Featured Stories

Other Pamplin Media Group sites

County commissioners must take a stronger role as CHD transitions

by: Tyler Graf As we all know by now, voters in November gave a clear directive to the health district board to shut down the hospital project once and for all, and wisely the board adhered to that strong message and soon followed up by broadcasting that all work on the hospital project has been halted.

It's a turbulent time for the Columbia Health District.

For the last several years the CHD board has been scrutinized relentlessly for its pursuit of a hospital that had seen its cost balloon nearly fivefold and its service offering dwindle to a shadow of the original vision.

As we all know by now, voters in November gave a clear directive to the health district board to shut down the hospital project once and for all, and wisely the board adhered to that strong message and soon followed up by broadcasting that all work on the hospital project has been halted.

But there are a lot of loose strings.

Foremost it is becoming increasingly clear that the turbulence within the CHD is affecting the decisions about how the county's public health system is run. Important to note is that public health service in Columbia County is fully separate and severable from the health district, which was established via a 2004 vote with the sole purpose of building the hospital.

Once established, Columbia County in essence hired CHD to manage the county's public health services. Ultimately Columbia County, and not the health district, is responsible for providing public health services to its residents.

That is why it is somewhat unsettling - ludicrous, even - that the health district distributed a press release expressing its intent to begin moving the county's public health services to a nonprofit, as reported in The Spotlight's March 16 edition.

Even more unsettling is that, by all appearances, health district and Columbia County representatives have neglected to jointly map out an orderly process for ensuring public health services are not interrupted. Yes, it is the county's ultimate responsibility, but if county officials have plans for public health other than leaving it in the hands of the beleaguered health district, perhaps conveying those plans before the district dissolves would benefit everyone involved.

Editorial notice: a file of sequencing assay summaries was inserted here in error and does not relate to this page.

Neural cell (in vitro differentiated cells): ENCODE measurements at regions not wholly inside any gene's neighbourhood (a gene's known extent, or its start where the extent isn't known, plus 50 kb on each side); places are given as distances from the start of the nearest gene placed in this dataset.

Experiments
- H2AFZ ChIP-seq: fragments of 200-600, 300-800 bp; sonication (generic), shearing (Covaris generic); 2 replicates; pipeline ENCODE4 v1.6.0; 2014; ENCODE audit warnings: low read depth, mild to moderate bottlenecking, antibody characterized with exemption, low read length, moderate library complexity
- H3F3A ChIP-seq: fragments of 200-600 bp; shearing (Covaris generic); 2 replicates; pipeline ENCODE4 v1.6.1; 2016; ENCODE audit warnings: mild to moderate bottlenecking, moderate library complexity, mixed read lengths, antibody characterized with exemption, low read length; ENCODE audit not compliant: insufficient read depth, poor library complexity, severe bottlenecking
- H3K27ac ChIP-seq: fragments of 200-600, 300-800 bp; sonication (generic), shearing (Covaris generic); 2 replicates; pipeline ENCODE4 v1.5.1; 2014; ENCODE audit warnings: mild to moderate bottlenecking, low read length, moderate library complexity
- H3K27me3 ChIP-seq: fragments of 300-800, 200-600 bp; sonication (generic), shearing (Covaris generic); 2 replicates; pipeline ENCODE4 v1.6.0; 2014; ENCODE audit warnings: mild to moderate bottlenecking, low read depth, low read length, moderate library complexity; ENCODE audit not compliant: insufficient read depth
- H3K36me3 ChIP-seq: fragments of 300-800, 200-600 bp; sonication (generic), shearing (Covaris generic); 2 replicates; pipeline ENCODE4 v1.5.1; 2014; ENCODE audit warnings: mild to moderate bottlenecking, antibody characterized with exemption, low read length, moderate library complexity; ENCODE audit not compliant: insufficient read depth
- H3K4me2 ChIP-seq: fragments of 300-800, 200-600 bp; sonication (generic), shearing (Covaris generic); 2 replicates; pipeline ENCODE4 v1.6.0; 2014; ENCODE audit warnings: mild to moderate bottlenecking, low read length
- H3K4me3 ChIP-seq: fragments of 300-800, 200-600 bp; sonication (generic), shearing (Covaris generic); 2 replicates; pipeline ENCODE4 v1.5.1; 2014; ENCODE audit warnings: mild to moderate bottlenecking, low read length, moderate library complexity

On another note, there should be a general, loud outcry from people living within the health district that, in fact, it is now known the health district was paying a good chunk of its public health services provided equally to all county residents out of the bank accounts of those living solely within the district.

We have to wonder how and why those at the reins of the health district felt entitled to tap tax revenue specifically solicited for the purpose of a building a hospital for the alternative use of backfilling public health services. That's a separate expense and should have been handled as such.

Though the health district reduced the tax rate from 38 cents to 7.7 cents of $1,000 assessed home value, the notion that a percentage of the tax is being used for a service other than what it was intended should be a bone of contention for district residents - who are paying a subsidy not shouldered by others receiving the same services.

Some have argued that, because the core public health services are offered predominately in the St. Helens area, those living outside the St. Helens-Scappoose vicinity are lesser served and hence there is justification for taxing those in the district for convenience's sake. This is a false argument. Instead, those who provide public health should be working toward delivery of services to all areas equitably, and if there is added associated costs the bill should be picked up by everyone in the district. But that requires planning and communication, two disciplines sorely lacking in this debacle.